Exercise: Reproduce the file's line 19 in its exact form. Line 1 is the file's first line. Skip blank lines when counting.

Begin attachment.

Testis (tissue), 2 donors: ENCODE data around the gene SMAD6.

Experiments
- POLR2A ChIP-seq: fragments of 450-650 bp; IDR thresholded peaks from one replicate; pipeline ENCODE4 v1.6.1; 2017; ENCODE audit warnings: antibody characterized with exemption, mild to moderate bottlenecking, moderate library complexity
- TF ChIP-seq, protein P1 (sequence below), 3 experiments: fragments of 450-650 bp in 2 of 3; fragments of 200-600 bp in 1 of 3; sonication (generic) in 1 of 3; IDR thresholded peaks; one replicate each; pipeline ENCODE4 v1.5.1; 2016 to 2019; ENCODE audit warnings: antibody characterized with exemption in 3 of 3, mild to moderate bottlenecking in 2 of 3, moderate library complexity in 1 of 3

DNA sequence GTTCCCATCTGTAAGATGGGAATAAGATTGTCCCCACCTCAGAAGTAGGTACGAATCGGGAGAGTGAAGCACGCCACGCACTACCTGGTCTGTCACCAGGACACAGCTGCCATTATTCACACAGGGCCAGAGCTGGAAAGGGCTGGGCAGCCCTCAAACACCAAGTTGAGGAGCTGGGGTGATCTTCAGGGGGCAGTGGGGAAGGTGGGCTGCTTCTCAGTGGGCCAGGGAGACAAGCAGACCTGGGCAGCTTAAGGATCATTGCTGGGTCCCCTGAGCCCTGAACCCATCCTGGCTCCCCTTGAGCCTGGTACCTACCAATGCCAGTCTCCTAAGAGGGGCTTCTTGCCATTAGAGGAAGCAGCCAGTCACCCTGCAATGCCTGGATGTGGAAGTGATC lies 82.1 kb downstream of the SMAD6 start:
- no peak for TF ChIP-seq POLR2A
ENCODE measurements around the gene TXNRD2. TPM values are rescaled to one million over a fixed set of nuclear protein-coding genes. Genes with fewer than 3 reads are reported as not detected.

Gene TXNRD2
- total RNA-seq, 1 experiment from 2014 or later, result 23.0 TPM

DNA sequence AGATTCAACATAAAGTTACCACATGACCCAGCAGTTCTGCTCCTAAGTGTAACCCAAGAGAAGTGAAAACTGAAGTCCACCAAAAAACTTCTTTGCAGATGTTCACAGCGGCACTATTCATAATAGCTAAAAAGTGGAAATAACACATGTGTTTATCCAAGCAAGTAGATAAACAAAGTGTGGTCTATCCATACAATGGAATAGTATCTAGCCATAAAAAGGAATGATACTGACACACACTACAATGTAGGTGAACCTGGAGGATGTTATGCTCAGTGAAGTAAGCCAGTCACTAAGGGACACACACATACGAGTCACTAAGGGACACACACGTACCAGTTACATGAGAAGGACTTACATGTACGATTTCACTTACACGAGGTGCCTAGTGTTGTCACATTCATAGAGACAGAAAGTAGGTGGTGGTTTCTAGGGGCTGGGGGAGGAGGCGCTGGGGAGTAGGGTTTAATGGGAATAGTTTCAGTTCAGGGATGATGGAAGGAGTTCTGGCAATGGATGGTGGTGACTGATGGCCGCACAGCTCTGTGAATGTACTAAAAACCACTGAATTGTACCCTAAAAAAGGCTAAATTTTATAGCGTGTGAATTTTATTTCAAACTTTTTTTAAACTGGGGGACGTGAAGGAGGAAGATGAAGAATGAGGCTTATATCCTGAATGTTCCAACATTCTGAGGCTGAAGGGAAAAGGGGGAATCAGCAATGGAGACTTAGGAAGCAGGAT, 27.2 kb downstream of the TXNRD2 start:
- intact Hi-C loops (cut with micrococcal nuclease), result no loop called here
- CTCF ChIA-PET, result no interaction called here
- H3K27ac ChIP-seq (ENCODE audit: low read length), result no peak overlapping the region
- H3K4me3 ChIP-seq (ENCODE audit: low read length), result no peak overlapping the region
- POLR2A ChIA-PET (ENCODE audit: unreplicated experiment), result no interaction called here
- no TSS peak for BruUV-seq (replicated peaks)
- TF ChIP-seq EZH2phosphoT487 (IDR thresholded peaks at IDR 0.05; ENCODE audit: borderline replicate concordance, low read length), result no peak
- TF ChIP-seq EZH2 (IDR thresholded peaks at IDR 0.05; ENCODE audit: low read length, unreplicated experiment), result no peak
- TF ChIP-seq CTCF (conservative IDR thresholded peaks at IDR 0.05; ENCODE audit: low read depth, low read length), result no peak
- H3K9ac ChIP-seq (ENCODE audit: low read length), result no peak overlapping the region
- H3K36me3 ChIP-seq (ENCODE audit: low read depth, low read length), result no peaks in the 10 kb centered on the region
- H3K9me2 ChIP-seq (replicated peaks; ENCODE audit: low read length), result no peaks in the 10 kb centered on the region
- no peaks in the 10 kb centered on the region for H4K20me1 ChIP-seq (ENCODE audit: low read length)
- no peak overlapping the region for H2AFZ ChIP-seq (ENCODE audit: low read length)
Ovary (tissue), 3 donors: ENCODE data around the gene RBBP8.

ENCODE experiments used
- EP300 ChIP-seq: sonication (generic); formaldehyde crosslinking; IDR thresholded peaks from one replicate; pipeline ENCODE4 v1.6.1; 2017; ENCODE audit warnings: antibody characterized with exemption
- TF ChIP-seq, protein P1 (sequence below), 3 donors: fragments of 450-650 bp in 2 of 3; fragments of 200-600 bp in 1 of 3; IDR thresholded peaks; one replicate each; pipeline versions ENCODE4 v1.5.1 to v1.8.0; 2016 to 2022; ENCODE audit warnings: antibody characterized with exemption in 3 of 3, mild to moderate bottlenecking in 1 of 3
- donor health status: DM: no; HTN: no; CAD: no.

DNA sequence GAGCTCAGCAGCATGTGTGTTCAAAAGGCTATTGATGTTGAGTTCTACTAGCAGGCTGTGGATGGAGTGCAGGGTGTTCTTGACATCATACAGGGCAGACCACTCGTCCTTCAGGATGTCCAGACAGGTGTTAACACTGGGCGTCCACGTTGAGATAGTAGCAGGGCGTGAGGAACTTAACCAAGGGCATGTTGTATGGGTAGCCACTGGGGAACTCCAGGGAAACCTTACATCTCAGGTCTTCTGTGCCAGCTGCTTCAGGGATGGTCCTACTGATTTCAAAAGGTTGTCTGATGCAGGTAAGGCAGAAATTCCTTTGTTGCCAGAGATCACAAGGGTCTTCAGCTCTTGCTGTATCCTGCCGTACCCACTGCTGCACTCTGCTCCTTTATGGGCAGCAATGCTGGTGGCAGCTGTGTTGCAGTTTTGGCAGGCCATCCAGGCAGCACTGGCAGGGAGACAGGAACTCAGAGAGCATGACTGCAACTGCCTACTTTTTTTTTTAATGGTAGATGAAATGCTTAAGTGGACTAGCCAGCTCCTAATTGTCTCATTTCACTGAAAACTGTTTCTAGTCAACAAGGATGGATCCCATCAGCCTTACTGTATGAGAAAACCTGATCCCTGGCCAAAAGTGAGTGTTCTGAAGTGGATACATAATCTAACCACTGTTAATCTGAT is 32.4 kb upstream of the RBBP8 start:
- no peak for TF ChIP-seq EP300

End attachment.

- TF ChIP-seq CTCF (conservative IDR thresholded peaks at IDR 0.05; ENCODE audit: low read depth, low read length), result no peak